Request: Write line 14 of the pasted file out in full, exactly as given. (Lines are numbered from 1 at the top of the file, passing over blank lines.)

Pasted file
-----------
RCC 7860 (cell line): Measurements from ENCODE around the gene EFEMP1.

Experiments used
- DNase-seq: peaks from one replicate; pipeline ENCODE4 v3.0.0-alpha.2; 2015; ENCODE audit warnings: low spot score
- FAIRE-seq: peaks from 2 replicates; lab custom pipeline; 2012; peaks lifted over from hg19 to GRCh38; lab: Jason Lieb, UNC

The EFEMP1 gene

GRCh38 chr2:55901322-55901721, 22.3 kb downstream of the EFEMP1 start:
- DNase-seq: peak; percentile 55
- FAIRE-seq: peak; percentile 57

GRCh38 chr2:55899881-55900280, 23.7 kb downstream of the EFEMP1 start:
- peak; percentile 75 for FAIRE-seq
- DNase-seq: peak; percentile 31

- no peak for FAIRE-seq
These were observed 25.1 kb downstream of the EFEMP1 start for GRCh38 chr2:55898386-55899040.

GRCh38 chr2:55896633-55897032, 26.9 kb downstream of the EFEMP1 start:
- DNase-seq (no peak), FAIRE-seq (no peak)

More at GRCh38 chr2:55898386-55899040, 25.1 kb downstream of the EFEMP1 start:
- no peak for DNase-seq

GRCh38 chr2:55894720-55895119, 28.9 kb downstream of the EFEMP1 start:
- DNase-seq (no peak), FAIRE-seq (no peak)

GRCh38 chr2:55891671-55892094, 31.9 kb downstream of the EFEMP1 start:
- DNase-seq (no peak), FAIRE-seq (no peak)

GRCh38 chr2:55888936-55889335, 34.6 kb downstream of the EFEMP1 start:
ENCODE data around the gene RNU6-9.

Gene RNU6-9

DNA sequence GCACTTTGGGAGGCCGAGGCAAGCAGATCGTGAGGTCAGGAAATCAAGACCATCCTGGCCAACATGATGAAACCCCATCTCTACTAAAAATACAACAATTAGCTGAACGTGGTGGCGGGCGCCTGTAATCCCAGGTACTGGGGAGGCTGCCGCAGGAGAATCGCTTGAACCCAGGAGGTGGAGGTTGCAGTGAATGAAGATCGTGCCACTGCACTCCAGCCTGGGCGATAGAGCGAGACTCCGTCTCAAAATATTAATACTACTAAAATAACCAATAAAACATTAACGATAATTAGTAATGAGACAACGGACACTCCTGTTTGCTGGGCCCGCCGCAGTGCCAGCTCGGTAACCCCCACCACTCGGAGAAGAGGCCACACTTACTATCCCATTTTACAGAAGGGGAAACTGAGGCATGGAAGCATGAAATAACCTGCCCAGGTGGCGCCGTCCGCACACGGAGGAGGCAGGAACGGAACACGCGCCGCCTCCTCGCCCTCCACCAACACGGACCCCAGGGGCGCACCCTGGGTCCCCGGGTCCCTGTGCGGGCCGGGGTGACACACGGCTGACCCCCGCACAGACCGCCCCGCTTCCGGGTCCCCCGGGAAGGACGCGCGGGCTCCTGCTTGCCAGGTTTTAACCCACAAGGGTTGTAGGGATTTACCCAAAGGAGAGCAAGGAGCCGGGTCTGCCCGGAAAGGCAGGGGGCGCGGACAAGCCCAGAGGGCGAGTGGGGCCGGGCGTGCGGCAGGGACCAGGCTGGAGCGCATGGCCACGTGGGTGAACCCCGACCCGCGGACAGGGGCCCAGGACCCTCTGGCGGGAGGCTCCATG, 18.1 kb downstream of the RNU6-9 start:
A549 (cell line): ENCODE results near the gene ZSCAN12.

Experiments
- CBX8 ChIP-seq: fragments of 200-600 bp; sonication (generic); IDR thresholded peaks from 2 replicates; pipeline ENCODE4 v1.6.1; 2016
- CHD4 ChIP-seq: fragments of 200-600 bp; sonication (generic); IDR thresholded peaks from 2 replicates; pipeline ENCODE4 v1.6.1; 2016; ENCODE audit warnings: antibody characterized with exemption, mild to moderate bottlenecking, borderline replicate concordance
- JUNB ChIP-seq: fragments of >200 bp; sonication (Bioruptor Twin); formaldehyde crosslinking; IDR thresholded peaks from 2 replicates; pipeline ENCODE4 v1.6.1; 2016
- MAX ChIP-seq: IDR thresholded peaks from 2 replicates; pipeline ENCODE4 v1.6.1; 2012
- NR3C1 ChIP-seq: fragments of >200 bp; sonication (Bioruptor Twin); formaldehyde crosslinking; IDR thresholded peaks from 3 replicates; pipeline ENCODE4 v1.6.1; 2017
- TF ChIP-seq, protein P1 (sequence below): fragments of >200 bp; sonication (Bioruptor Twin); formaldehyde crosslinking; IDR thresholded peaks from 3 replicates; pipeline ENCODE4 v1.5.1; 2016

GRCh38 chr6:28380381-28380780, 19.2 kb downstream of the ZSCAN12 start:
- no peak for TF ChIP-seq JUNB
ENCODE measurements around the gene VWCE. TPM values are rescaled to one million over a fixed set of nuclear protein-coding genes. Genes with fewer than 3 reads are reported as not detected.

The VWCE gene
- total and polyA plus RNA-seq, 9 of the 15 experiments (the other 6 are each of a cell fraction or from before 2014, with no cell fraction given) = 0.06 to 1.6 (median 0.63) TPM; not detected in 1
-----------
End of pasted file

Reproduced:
GRCh38 chr2:55896633-55897032, 26.9 kb downstream of the EFEMP1 start: